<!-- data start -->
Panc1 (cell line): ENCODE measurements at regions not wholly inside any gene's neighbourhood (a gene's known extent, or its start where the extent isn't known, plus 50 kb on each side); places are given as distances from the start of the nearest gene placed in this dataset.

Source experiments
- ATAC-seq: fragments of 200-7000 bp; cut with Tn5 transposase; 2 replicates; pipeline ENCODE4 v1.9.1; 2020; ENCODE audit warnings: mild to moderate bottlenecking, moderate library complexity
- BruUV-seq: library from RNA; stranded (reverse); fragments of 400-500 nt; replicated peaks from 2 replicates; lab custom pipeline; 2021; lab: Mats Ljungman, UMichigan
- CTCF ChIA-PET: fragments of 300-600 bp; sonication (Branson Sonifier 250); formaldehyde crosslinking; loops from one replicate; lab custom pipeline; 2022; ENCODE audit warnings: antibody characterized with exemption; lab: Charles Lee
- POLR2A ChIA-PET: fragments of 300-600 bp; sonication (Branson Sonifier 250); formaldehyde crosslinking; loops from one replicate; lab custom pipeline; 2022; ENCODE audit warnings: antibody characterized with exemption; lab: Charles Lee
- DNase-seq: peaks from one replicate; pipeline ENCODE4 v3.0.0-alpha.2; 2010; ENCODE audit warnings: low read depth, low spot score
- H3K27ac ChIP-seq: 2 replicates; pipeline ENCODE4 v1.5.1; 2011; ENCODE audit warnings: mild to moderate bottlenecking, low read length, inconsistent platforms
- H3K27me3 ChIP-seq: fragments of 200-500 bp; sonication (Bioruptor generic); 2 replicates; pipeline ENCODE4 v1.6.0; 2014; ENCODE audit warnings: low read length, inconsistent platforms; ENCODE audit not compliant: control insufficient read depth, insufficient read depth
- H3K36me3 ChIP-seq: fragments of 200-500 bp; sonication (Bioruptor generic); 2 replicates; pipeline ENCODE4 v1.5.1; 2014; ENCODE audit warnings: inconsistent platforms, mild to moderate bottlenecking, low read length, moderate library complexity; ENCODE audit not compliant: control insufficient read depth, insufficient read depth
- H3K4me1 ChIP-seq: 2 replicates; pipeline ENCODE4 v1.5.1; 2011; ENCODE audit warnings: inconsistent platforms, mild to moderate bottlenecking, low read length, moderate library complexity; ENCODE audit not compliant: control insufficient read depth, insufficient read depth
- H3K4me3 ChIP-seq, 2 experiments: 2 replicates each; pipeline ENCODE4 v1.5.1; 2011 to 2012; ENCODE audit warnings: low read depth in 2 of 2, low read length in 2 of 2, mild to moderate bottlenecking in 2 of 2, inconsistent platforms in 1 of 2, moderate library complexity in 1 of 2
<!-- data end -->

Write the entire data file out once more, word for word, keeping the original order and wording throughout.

Panc1 (cell line): ENCODE measurements at regions not wholly inside any gene's neighbourhood (a gene's known extent, or its start where the extent isn't known, plus 50 kb on each side); places are given as distances from the start of the nearest gene placed in this dataset.

Source experiments
- ATAC-seq: fragments of 200-7000 bp; cut with Tn5 transposase; 2 replicates; pipeline ENCODE4 v1.9.1; 2020; ENCODE audit warnings: mild to moderate bottlenecking, moderate library complexity
- BruUV-seq: library from RNA; stranded (reverse); fragments of 400-500 nt; replicated peaks from 2 replicates; lab custom pipeline; 2021; lab: Mats Ljungman, UMichigan
- CTCF ChIA-PET: fragments of 300-600 bp; sonication (Branson Sonifier 250); formaldehyde crosslinking; loops from one replicate; lab custom pipeline; 2022; ENCODE audit warnings: antibody characterized with exemption; lab: Charles Lee
- POLR2A ChIA-PET: fragments of 300-600 bp; sonication (Branson Sonifier 250); formaldehyde crosslinking; loops from one replicate; lab custom pipeline; 2022; ENCODE audit warnings: antibody characterized with exemption; lab: Charles Lee
- DNase-seq: peaks from one replicate; pipeline ENCODE4 v3.0.0-alpha.2; 2010; ENCODE audit warnings: low read depth, low spot score
- H3K27ac ChIP-seq: 2 replicates; pipeline ENCODE4 v1.5.1; 2011; ENCODE audit warnings: mild to moderate bottlenecking, low read length, inconsistent platforms
- H3K27me3 ChIP-seq: fragments of 200-500 bp; sonication (Bioruptor generic); 2 replicates; pipeline ENCODE4 v1.6.0; 2014; ENCODE audit warnings: low read length, inconsistent platforms; ENCODE audit not compliant: control insufficient read depth, insufficient read depth
- H3K36me3 ChIP-seq: fragments of 200-500 bp; sonication (Bioruptor generic); 2 replicates; pipeline ENCODE4 v1.5.1; 2014; ENCODE audit warnings: inconsistent platforms, mild to moderate bottlenecking, low read length, moderate library complexity; ENCODE audit not compliant: control insufficient read depth, insufficient read depth
- H3K4me1 ChIP-seq: 2 replicates; pipeline ENCODE4 v1.5.1; 2011; ENCODE audit warnings: inconsistent platforms, mild to moderate bottlenecking, low read length, moderate library complexity; ENCODE audit not compliant: control insufficient read depth, insufficient read depth
- H3K4me3 ChIP-seq, 2 experiments: 2 replicates each; pipeline ENCODE4 v1.5.1; 2011 to 2012; ENCODE audit warnings: low read depth in 2 of 2, low read length in 2 of 2, mild to moderate bottlenecking in 2 of 2, inconsistent platforms in 1 of 2, moderate library complexity in 1 of 2